Weather Averages for Malta in January
Averages for Malta in January
Malta is an island in the Mediterranean Sea, to the south of Italy, where the two main languages spoken are English and Maltese. Malta has become an increasingly popular holiday resort in recent years, boasting a wide range of attractions and reliably lovely weather and hot dry sunny summers.
Malta has a subtropical Mediterranean climate, with warm and moist winters, and hot dry sunny summers. Due to the moderation from the surrounding seas, large fluctuations in temperature are rare. Malta has a narrower range of daylight hours than over northern parts of Europe, with a mean of 10 hours of daylight during December and January, rising to just over 14 in June and July. It is a relatively windy location due to its position in the middle of the sea, and the sinoco wind occasionally delivers hot, dry and dusty conditions up from northern Africa, particularly during spring and autumn in association with depressions moving along the Mediterranean Sea.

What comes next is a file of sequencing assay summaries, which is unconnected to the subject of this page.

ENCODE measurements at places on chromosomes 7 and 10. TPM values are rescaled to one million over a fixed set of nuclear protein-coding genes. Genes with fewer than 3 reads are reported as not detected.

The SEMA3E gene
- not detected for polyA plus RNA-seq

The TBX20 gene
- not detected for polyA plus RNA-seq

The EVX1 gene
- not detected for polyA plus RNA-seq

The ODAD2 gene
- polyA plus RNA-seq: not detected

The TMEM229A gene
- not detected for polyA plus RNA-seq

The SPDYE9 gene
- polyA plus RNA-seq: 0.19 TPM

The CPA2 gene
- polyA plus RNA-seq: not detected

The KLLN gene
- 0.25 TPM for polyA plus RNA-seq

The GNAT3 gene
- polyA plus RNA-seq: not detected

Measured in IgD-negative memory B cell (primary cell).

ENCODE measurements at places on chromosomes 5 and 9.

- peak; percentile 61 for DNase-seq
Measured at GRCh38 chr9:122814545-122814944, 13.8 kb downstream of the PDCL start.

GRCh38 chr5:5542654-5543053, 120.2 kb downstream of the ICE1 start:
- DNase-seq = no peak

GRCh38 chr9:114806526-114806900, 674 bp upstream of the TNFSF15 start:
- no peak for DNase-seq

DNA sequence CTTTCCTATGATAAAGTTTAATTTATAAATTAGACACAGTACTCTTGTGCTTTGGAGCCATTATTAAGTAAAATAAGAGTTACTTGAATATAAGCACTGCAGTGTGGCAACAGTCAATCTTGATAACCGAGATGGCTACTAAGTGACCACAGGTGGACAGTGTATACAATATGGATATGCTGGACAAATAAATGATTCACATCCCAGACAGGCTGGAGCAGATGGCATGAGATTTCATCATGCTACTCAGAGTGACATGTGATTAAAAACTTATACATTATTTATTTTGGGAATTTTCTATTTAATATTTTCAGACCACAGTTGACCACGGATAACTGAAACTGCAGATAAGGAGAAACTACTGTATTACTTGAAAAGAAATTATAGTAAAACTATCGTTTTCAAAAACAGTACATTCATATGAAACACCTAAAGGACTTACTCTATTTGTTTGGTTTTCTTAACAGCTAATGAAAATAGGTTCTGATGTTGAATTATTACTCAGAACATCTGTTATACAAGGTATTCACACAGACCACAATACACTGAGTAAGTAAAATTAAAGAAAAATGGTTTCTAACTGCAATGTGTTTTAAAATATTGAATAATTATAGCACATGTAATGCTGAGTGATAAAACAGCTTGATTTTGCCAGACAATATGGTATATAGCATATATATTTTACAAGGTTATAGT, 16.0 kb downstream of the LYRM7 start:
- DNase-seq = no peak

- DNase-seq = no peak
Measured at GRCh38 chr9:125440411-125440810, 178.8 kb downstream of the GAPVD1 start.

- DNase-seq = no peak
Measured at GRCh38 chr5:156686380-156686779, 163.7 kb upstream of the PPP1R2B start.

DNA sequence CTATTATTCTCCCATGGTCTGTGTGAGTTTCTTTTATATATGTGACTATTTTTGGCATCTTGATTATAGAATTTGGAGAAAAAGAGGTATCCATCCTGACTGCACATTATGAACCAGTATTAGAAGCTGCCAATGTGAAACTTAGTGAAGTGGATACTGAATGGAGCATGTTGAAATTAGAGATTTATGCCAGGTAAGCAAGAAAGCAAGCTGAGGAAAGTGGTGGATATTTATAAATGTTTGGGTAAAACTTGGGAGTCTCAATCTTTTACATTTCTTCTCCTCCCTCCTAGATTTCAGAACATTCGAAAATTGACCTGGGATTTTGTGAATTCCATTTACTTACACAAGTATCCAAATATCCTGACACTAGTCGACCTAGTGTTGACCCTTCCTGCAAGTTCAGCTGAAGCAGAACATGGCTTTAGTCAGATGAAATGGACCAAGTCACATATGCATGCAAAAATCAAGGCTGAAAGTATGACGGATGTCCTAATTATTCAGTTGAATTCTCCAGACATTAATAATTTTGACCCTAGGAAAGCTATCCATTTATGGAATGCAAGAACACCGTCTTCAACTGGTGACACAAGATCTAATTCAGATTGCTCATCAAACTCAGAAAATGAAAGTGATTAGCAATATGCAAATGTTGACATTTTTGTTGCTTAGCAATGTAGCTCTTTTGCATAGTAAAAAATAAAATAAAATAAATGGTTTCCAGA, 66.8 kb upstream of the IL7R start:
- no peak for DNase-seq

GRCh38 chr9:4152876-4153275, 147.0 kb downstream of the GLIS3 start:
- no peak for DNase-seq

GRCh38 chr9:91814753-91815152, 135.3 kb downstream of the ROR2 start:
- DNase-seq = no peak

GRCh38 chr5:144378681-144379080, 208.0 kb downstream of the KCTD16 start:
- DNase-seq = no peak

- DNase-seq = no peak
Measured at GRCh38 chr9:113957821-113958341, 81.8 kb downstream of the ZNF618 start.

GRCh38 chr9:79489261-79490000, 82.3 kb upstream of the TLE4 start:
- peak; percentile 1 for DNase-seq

Temperatures are mild during the winter months, while the summer months are generally hot. At Luqa Airport, the average maximum temperature ranges from 15°C in January to 31°C in July and August, while the average minimum ranges from 9°C in January to 21°C in July and August. Frosts are very rare, even in inland parts of the island, and the only widespread air frost (minimum temperature below 0°C) since instrumental records began was early on the 1st February 1962. The summer months occasionally become excessively hot, when the winds pull hot air up from mainland Africa, and the highest maximum temperature recorded is 43.8°C at Luqa Airport during August 1999.
Precipitation shows considerable seasonal variation in Malta. The period October to January is generally wettest, with December tending to be the wettest month of all, though there is considerable variation from one month to the next- if low pressure systems track further north than usual then there are often prolonged fine spells, whereas if lows track south, then it can be very wet at times.
In contrast the period May to September is usually very dry with a mean of less than 5mm of rain per month. The mean annual rainfall total is around 550mm, which is on a par with the driest parts of Greater London, Cambridgeshire and Essex, but when it rains the rain tends to be heavier and over with more quickly than in north-western Europe.